BCE Inc. vs. Telus Corporation: Which Is the Better Buy?

The latest news regarding BCE Inc. (TSX:BCE)(NYSE:BCE) and Telus Corporation (TSX:T)(NYSE:TU) provides the perfect opportunity for investors to reflect on which is the better stock to own.

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BCE Inc. (TSX:BCE)(NYSE:BCE) announced January 5 that it had closed its $182 million acquisition of AlarmForce Industries, a Toronto-based home monitoring company with approximately $57 million in annual revenue.

In an interesting twist to the deal, BCE is selling 39,000 customer accounts in Saskatchewan, Alberta, and British Columbia for $66.5 million. Who is the buyer? It’s none other than west coast competitor Telus Corporation (TSX:T)(NYSE:TU).

Each AlarmForce shareholder had the choice to receive $16 cash per share held or 0.2597 of a BCE common share and a penny in cash. It will be interesting to hear how many AlarmForce shareholders opted to roll their shares into BCE.

Though it’s a small transaction for both BCE and Telus, I think it’s an ideal time to consider which is the better buy.

Three BCE positives

There’s no question — whether we’re talking about BCE, Telus, or Rogers Communications Inc. — the wireless segment is the growth area for all three businesses. In December, Rogers suggested that it might sell the Toronto Blue Jays to focus on expanding its wireless network, which generates a significant portion of its cash flow.

Fool contributor Demetris Afxentiou pointed out in a December article that BCE, in Q3 2017, had its highest third-quarter growth in wireless subscribers in over a decade. According to BCE’s Q3 2017 press release, it had 9,008,273 subscribers — 7.5% over the same period a year earlier.

This is very positive news if you’re a BCE shareholder.

The second positive is BCE stock is currently yielding 4.9%, which is higher than both Telus and Rogers. BCE’s yield is higher than it’s been in several years due to a slight pullback in its stock price as a result of concerns higher interest rates will see investors rotate out of telecoms.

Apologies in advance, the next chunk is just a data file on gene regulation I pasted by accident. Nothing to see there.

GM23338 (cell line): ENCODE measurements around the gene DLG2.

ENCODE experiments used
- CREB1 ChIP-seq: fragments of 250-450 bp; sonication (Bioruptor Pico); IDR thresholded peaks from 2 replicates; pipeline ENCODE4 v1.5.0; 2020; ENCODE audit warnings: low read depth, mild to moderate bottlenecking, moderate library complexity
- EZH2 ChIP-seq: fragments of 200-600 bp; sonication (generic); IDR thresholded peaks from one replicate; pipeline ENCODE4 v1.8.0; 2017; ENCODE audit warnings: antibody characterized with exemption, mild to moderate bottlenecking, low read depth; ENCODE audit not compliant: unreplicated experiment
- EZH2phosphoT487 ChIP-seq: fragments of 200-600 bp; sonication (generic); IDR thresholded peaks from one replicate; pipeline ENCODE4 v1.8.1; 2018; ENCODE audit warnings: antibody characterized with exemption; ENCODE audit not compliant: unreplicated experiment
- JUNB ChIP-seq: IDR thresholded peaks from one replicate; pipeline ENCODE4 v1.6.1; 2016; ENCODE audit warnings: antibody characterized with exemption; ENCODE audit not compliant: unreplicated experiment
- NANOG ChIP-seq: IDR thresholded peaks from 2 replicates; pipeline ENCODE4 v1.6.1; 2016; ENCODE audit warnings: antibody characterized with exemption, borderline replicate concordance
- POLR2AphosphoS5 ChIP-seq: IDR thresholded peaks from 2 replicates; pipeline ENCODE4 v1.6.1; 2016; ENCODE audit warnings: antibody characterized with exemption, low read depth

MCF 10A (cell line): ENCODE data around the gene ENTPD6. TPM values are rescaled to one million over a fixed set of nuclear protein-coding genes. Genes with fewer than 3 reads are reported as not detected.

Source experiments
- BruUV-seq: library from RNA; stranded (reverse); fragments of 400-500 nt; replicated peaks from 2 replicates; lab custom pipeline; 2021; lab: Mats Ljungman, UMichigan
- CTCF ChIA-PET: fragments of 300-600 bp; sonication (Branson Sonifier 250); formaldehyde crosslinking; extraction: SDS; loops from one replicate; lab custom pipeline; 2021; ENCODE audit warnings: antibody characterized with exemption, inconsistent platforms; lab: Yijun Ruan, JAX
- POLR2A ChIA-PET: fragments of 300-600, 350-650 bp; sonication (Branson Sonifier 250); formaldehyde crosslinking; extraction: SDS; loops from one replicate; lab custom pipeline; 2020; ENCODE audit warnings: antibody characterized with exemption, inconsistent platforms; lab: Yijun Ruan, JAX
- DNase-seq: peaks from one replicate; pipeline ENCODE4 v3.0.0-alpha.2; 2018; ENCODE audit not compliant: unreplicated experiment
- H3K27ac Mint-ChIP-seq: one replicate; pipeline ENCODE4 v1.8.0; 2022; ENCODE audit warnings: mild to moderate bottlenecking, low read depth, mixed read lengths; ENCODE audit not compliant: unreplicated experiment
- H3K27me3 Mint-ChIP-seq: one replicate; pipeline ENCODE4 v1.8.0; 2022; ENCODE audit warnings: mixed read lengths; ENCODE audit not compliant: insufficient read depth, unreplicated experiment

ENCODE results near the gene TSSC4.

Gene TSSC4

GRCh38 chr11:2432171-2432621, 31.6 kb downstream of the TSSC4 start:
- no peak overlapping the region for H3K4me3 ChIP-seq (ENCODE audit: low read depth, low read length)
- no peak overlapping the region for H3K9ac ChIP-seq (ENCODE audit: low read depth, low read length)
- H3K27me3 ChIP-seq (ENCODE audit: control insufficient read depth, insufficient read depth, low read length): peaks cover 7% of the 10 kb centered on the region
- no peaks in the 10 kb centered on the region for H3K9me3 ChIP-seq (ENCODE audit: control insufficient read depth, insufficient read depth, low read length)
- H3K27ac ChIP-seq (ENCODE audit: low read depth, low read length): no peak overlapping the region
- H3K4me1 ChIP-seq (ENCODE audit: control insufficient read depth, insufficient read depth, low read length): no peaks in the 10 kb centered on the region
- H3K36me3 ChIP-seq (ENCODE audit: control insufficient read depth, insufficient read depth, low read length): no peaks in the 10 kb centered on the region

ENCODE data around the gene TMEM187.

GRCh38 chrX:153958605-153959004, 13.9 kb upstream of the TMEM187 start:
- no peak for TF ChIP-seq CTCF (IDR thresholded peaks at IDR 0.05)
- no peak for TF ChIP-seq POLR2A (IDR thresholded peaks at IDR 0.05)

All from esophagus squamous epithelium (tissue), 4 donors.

If you’re a buy-and-hold investor, that shouldn’t be a big problem for you.

Third, and the most important positive for BCE in my books, is its growth in free cash flow (FCF). In the third quarter, FCF grew 24.4% to $1.2 billion from $951 million a year earlier. In its guidance for fiscal 2017, it said it’s on target to grow FCF by 5-10% over last year. If it hits the high end of its guidance, it will generate FCF of $3.2 billion, the highest amount over the past five years, providing investors with a cash return of 5% — more than double that of Telus.

Three Telus positives

The first positive is Telus got a good deal on AlarmForce’s western subscribers, paying $1,705.13 per subscriber for the 39,000 accounts in the three provinces, while BCE paid approximately $1,833.22 per subscriber for the remaining 63,004 accounts — that’s a discount of about 7% per subscriber for Telus.

Telus and BCE both grew their average revenue per user (ARPU) in Q3 2017 by 3% over the same period last year. Also, both companies’ ARPU is within a dollar of each other (BCE = $69.78 vs. Telus = $68.67). However, Telus has increased its wireless ARPU for 28 consecutive quarters.

If you’re counting, that’s seven impressive years.

Finally, Telus stock’s long-term performance over the past decade on an annualized basis is 9.7% — 210 basis points higher than BCE. Despite having a lower dividend yield, it’s managed to outperform BCE.

Which is the better buy?

Although past performance doesn’t dictate future results, it is a meaningful metric. While it’s hard to ignore BCE’s strong FCF, I consider Telus the better buy if you’re looking to bet that the wireless industry will continue to grow.

This article represents the opinion of the writer, who may disagree with the “official” recommendation position of a Motley Fool premium service or advisor. We’re Motley! Questioning an investing thesis — even one of our own — helps us all think critically about investing and make decisions that help us become smarter, happier, and richer, so we sometimes publish articles that may not be in line with recommendations, rankings or other content.

Fool contributor Will Ashworth has no position in any stocks mentioned.   

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